The Bear is back. It’s happening on the ground in and around Ukraine, inside the virtual inboxes of the Democratic National Committee and at American news organisations. Russian cyberattacks are yielding eye-popping headlines warning not only of a return to Cold War-style behavior, but of the relative decline of American capabilities and power.
The list of U.S. entities believed to have been breached by Russian hackers is long and troubling. It includes the White House, the State Department, the Defense Department, the NASDAQ stock exchange, the U.S. electrical grid and the Democratic National Committee. Russian cyberattackers have also attempted to hack the Moscow bureau of The New York Times.
As the targets have moved beyond U.S. government to key civilian institutions, there has been a good deal of speculation about possible motives. These range from a desire to influence the outcome of November’s US presidential election to the broader goal of undermining US-European relations.
What do we know about Russia’s capabilities, strategies and intents? And what should we know about this top-notch adversary, more advanced and stealthier than any other, so we can most effectively assess and address the prospect of a Russian threat?
A deft and powerful player
The United States remains a powerhouse of innovation and technological capacity. But the country is not alone when it comes to sophisticated tools and tradecraft in the cyber domain. Key players comprising Russia’s “cyber arsenal” include Russia’s foreign intelligence service (SVR), military intelligence agency (GRU), Federal Security Service (FSB), and Federal Protective Service (FSO).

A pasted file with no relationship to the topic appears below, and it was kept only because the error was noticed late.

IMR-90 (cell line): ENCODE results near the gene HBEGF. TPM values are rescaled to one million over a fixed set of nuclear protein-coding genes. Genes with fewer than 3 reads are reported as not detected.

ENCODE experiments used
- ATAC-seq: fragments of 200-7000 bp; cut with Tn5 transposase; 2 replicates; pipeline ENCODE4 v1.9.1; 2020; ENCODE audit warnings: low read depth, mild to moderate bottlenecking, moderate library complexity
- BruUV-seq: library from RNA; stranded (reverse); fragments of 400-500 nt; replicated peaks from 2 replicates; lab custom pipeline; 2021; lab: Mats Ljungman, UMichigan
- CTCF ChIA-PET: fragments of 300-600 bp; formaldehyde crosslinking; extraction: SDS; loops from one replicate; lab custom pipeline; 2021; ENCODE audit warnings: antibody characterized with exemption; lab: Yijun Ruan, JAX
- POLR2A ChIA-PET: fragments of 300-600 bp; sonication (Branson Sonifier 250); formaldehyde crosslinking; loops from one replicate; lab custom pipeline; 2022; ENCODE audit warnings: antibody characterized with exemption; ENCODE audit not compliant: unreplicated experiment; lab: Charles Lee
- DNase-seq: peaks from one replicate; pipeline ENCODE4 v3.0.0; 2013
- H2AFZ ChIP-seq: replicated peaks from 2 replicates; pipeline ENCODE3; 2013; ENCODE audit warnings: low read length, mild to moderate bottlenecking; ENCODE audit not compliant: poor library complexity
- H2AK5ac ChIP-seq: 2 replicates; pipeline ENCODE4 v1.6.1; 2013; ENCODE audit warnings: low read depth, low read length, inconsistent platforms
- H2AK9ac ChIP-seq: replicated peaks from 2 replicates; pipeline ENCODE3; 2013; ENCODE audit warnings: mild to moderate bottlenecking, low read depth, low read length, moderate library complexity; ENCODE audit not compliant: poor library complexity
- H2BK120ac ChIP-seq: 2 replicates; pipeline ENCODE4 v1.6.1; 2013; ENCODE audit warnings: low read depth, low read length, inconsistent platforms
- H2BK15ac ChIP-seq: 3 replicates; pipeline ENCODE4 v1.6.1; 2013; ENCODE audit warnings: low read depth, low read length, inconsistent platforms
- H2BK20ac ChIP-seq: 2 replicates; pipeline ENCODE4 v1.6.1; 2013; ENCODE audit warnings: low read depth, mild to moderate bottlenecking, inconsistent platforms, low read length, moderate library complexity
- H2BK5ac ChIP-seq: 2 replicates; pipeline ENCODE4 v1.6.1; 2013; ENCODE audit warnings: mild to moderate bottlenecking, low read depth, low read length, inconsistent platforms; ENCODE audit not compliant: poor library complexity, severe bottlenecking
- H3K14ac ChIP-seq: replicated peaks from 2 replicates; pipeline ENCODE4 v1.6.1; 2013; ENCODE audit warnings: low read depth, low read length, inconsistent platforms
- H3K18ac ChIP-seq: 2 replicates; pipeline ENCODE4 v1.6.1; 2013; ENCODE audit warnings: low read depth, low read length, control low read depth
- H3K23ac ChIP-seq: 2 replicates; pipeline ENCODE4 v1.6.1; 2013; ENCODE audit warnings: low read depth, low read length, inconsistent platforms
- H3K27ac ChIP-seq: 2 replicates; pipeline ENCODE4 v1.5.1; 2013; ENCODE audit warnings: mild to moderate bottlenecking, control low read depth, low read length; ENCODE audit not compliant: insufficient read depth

Testifying before the U.S. Senate Armed Services Committee earlier this year, U.S. Director of National Intelligence James Clapper noted that Russia’s cyberattacks are becoming more brazen, “based on its willingness to target critical infrastructure systems and conduct espionage operations even when detected and under increased public scrutiny”.
Since the fall of the Berlin Wall, Russia’s security and intelligence services have practiced the world’s second-oldest profession using high-tech tactics. Years ago, Russia was quick to recognise and integrate the potential leverage that online tools and action could offer to military doctrine, strategy and operations. But recently Russia has been honing this model of war fighting, blending electronic and real-world power into a hybrid that is more than the sum of its parts.
The first lessons came from Russia’s 2008 conflict with neighboring Georgia. By 2013, Valery Gerasimov, chief of the General Staff of the Armed Forces of the Russian Federation, was laying out the Russian military doctrine for the 21st century with emphasis on “nonmilitary means” (such as political and economic actions) supported by “concealed” military efforts (such as activities undertaken by special operations troops – or cyberspace operatives). Starting in 2014, that integrated approach was used in battle with Ukraine.